Despite the recent decision by Yahoo! to end work-from-home privileges for its employees, the trend for workers to skip commutes and office politics is growing. Before you decide to take the work-from-home plunge as an employee or business owner, consider whether the popular option suits you.
More people work from home today than ever before. Some 13 million people — nearly 1 in 10 workers — spent at least one day a week away from the office in 2010, the last year for which the U.S. Census Bureau has data. And 5.8 million spent most of their work week at home — about 1.6 million more than in 1997
If your boss permits telecommuting or if you’ve decided to launch your own business, consider these 4 factors before setting up an office at home:
1. Are you self-motivated?
Some people thrive when they’re liberated from long commutes and office meetings. Others need structure. Be honest with yourself. Will you get more done from home or will you suffer from distractions — children, spouse, TV or eBay auctions?
If you’re working for a paycheck, you might get away with low productivity at home — until a boss catches on. But, if you’re in business for yourself, no one is going to pay you to goof off.
2. Do you have adequate space?
Laptops, tablets and mobile phones don’t take up much room — and you could work on these without benefit of a desk. But dedicated space can help you feel more organized. It also helps you create a distraction-free zone, a place where children’s sticky fingers and pets’ muddy paw prints aren’t allowed.
Ideally you should have a room to devote to your business activities — even if it’s a shed at the bottom of the garden. It’s good to have somewhere you can think and plan and a quiet corner to make phone calls to your customers or business associates.
3. Does your family support your work-at-home plan?
It goes without saying that your family can be crucial to your success in business — you can also include your extended family and friends since encouragement, especially in the early stages, is so important to you. You may need help with childcare or a reprieve from certain domestic chores while you get your business up and running and allow you to cope with busy times. Your family can also help in a practical way with your business and it can be a lot of fun. For example, you can make a boring envelope-stuffing job into a social get-together and create a party atmosphere for everyone who turned up to help.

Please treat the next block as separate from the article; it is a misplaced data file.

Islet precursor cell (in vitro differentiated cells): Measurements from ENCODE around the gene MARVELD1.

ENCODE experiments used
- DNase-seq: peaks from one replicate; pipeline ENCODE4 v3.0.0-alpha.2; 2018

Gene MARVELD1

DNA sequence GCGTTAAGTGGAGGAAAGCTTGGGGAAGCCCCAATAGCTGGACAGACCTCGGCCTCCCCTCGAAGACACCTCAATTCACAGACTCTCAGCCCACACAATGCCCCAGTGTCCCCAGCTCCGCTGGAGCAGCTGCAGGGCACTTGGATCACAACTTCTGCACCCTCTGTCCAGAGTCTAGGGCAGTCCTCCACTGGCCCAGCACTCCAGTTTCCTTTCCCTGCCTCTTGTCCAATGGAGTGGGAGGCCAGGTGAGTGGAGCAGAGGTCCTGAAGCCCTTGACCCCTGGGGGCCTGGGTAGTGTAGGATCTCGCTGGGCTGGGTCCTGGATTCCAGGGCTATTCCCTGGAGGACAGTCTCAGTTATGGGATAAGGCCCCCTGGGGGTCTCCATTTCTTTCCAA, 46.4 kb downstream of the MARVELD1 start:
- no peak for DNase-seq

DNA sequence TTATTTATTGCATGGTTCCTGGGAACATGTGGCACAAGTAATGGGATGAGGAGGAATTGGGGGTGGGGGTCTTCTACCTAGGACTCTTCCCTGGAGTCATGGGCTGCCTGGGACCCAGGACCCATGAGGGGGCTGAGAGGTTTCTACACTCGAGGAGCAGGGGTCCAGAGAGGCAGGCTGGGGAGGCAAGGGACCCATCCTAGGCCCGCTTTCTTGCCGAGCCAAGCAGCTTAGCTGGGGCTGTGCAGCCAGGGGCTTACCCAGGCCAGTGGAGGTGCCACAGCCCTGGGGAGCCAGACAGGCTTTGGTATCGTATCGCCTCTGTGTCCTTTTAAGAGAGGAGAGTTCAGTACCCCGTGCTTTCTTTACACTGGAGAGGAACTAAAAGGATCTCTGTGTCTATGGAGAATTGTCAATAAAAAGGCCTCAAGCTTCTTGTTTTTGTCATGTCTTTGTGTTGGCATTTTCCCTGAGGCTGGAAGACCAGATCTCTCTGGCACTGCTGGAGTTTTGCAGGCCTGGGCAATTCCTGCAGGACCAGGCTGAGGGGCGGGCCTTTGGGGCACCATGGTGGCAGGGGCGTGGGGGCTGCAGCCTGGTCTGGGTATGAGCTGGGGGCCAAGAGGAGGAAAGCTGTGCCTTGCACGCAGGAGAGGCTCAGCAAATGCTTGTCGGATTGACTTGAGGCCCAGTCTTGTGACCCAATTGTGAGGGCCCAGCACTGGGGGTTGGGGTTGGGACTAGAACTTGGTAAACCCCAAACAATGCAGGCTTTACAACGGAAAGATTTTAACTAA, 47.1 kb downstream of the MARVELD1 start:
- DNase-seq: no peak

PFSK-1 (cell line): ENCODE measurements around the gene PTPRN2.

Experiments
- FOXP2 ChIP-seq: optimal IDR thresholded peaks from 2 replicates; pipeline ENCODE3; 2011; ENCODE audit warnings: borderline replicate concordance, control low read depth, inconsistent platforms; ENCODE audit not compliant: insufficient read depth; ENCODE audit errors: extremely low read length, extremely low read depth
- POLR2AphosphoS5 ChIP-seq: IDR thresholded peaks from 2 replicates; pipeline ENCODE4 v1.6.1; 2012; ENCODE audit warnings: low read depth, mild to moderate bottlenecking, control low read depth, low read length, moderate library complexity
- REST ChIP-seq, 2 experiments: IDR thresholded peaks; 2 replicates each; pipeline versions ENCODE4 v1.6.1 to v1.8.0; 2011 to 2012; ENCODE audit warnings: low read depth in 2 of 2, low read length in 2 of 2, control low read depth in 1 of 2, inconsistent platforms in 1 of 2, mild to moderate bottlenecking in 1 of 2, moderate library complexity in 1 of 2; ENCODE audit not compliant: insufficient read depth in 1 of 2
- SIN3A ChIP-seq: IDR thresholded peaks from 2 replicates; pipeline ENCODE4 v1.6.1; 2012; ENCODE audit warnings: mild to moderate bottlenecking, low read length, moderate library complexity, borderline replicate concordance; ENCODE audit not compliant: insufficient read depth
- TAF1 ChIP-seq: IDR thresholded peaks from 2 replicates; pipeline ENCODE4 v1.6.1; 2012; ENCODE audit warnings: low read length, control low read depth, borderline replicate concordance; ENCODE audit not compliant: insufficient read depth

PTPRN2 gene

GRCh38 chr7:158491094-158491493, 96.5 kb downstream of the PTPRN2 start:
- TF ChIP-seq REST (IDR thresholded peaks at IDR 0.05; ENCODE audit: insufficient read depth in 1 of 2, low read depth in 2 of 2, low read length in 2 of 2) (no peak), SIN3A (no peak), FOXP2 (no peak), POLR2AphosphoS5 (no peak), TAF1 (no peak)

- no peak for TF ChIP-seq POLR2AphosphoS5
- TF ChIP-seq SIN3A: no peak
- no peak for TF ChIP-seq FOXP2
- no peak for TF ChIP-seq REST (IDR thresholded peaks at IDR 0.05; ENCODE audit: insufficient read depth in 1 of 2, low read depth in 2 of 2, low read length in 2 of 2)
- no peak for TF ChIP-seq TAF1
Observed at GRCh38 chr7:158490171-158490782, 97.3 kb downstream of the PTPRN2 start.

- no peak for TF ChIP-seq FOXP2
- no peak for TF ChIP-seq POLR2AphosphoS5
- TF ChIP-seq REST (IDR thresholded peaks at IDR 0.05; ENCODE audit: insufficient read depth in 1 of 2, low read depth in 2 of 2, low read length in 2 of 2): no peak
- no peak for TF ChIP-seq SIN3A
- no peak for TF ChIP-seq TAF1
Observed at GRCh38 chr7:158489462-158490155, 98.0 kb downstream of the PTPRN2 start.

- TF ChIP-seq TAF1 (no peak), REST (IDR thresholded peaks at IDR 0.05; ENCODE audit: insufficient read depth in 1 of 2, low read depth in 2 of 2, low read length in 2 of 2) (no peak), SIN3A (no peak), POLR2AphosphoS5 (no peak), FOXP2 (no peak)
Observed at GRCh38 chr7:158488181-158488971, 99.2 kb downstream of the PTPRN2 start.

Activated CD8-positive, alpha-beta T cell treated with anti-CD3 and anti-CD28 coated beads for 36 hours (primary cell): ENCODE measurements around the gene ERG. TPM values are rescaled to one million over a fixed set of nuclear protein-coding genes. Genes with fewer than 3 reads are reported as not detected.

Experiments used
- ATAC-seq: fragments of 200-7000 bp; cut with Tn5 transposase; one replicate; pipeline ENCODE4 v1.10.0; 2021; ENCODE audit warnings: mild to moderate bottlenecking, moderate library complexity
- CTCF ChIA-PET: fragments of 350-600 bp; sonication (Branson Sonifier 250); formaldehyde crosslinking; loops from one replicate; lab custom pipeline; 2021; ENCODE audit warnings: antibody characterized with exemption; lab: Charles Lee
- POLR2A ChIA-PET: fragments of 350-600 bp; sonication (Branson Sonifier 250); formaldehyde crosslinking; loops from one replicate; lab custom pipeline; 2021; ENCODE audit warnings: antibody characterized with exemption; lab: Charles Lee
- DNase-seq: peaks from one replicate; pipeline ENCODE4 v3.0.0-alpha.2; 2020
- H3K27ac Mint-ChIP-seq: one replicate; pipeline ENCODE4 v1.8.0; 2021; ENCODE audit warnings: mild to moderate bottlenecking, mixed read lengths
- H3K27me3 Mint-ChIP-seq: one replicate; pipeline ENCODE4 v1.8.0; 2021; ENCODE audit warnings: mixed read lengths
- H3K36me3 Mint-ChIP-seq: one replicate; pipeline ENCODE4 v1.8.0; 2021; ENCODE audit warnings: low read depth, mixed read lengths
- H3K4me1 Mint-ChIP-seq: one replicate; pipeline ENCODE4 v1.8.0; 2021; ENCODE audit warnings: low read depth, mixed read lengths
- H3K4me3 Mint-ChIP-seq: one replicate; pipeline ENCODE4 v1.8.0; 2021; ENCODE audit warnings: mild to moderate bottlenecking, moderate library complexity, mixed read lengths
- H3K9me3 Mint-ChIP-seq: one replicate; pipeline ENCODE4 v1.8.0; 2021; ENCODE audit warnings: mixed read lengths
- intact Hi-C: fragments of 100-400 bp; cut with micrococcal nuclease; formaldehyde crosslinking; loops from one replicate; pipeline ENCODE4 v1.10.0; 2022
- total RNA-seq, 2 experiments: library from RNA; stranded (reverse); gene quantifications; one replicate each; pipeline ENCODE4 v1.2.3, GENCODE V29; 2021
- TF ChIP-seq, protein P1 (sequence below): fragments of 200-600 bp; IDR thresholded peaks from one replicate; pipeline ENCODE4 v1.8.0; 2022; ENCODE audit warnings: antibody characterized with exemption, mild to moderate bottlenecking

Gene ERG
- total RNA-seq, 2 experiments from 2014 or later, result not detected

4. How good are your management skills?
If you’re starting a business, you may be able to handle things on your own for a while. But, before long, you’ll need to hire help and many of your employees or contractors could also be stay-at-home workers.
Can you manage help you can’t see face-to-face? If you have good communications skills and are comfortable keeping in touch via email and Skype, you may enjoy managing remote workers.
But if you — or the type of business you run — demands face time, you may be more comfortable in an office environment.
A remote workforce can save you a lot of money in office overhead but the savings will evaporate if you can’t effectively manage people who live in different time zones and whose faces are unfamiliar to you.
Telecommuting to Teletubbies?
Office workers waste a lot of time — in meetings, in water cooler chats, in cigarette breaks and in commutes. Working from home offers the potential to get more done in less time — or a lot more done in an equal amount of time.
Home also affords all of the luxuries (and time-killers) of being in a cozy environment. If working from home makes you too comfortable and you finding yourself watching cartoons in the morning and taking bubble baths in the afternoon, working from home is not for you.